Posts Tagged ‘the Balkans’

Bernard Ollivier: Longue Marche – suite et fin

May 19, 2018

I was fascinated by Bernard Ollivier‘s account of his three-year endeavour to walk the 12,000kms of the Silk Route, from Istanbul to Beijing, a project he undertook around the turn of the century, after he had retired, and lost his wife. It wasn’t exploration, but it was genuine travel, as he engaged with all sorts of people he met on his journey, and grappled with many problems. There are three volumes in his account (1,2,3).

He met and settled with a new partner and lives in Normandy: she asked why he had started from Istanbul rather than from France, as Lyons was where silk manufacture and trade had developed in France from the Middle Ages. Then she suggested they walk that final stretch of the journey together. Ollivier was faced with two challenges: walking with someone else, whereas he had always walked alone, from preference, and covering a further couple of thousand kilometres at the age of seventy-three. I can only admire him and hope that I have a small portion of such energy and the desire to live adventurously if I reach that age…

He is less rigid about scrupulously covering every kilometre on foot this time; there are occasional short bus and taxi journeys when these are necessary to avoid difficulties. He is older and more crook than previously and he lets us know this. Encounters with locals in places they pass through are markedly more difficult and rarer when there are two of them, though people still do marvel at the craziness of the exploit when they learn what the couple’s goal is.

It’s Europe, so feels more familiar than the earlier walking, but for me the real eye-opener was his account of their journey through the Balkans. He passes through all the countries that were rent by the horrific civil wars and massacres in the years around the turn of the century, conflicts that we lived through and heard about at the time and were appalled by, but which, of course, we have now more or less forgotten. Their impressions of the aftermath of the war: the destruction still apparent; the cemeteries which dot the landscape as those of the Somme battlefields do; the suspicions and latent hatreds still smouldering between communities and nations, the issues unresolved; the footpaths they cannot walk along because of the uncleared mines… it was a chilling picture, presented through the eyes of a couple with whom I could identify because of their ages and their love of walking and encountering people.

The book rounds off and closes the epic adventure, I suppose. Ollivier is a kind of hero for me, or at least someone I can admire for his spirit of adventure at his age, knowing that he has done something I might aspire to but will never do…

Ivo Andric: The Bridge over the Drina

October 8, 2015

51p5h3T72JL._AA160_I bought this book three and a half years ago; I began reading it in August and have only just finished it: this might give the impression that it wasn’t very good, perhaps a bit of a chore; not so.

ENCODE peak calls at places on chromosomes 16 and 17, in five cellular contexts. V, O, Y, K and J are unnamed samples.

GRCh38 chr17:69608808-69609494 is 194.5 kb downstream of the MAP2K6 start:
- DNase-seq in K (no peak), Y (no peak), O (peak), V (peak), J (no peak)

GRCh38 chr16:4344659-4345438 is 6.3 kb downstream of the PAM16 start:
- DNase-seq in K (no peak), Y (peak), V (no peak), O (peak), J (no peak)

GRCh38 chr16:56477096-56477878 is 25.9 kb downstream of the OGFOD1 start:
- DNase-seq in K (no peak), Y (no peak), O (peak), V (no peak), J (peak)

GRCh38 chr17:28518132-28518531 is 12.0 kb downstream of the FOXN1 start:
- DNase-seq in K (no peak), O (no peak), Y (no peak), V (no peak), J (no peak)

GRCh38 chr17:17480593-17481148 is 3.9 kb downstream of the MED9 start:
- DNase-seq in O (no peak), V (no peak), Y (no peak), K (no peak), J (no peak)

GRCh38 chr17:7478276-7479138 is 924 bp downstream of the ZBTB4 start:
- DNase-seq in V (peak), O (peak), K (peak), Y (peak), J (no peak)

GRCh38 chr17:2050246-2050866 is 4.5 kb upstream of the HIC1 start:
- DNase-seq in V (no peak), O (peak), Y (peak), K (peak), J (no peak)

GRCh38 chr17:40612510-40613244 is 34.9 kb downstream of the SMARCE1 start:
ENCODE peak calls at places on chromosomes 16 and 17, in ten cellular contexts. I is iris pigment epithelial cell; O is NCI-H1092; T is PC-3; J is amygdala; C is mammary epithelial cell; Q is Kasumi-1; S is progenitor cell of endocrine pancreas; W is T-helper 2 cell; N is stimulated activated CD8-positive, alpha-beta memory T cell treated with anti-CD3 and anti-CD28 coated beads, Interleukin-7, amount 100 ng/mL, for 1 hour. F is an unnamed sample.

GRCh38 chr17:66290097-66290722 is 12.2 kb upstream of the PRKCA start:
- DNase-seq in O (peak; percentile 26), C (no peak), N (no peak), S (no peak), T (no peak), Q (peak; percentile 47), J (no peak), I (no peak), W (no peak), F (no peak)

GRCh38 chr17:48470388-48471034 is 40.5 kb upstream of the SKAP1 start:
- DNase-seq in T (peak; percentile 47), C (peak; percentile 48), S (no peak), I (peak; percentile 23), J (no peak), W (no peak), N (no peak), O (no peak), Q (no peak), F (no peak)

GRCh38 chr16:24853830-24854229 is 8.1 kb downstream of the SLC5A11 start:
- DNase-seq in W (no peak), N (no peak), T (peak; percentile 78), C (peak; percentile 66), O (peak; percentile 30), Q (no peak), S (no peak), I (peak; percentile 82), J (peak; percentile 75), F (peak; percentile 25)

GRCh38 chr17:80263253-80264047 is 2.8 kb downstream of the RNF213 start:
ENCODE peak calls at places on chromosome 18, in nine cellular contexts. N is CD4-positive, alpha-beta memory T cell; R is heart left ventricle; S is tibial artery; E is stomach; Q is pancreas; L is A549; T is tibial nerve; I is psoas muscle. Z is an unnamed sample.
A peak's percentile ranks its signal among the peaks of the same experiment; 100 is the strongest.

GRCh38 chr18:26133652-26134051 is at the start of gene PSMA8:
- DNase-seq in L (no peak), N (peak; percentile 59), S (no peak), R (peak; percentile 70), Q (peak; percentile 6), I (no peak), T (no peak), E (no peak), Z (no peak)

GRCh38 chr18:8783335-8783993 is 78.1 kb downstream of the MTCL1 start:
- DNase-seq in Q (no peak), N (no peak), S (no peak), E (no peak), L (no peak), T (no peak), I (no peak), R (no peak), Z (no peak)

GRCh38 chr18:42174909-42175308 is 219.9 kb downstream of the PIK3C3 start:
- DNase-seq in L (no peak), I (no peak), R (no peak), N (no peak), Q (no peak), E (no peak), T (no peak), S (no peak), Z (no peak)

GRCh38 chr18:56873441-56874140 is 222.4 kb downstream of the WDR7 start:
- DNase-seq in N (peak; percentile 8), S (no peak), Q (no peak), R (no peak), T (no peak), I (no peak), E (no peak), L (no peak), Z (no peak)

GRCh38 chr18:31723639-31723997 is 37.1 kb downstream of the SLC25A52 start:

Andric‘s style is cosy, warm, almost welcoming, rapidly drawing you into the tale of the bridge over the river at Visegrad – yes it actually exists – the time before, the decision of the Turks in the sixteenth century that it should be built, and their cruelty. I’ve never read a detailed description of an impalement before, and one is enough.

The slow passage of time, the mingling of the peoples in this corner of the Balkans, the slow effect of the centuries on the town and the bridge is almost hypnotic. And there is the complexity of the relations between the peoples with their different faiths, their violent politics, and the casual cruelty that seems a natural part of life. The stonework of the bridge endures whilst people come and go, are born and die, their memory fading away.

After three centuries, things speed up as the Turks retreat and the Austrians march in: we are in the 1880s, in relentless buildup to the Great War and our hindsight (and that of the author) adds an ominous feel to the unfolding of events and lives. And yet, in spite of the changes, tempestuous events, impending doom, the measured tone of the narrative carries us along like the flow of the river Drina, giving a certain sense of permanence which we see in the enduring of the bridge itself.

Andric weaves together stories of the town and its outlying villages with vignettes of individual, no doubt representative characters, and detailed and touching elements of local colour.

We feel a very clear sense of the end of an era as the war draws ever closer and sucks many of the town’s inhabitants into its madness, as the outsiders which are the armies move in, take over, mine the bridge for when it will be necessary to destroy it: Andric captures this sense of ending as cleverly as does Lampedusa in The Leopard, or Philip Larkin in MCMXIV. Calamity strikes, the bridge is blown, one of the characters whom we have been following for quite some time, reaches his end too.

I found the book very moving, in a low-key kind of way, if that makes any sense. Through fiction, I have learned something about the complexity of this region and these peoples, whose tragedy has been replayed in my lifetime. Andric drew me in, kept me interested, drew me back after a gap of over a month; it was worth it, it is a marvellous book.

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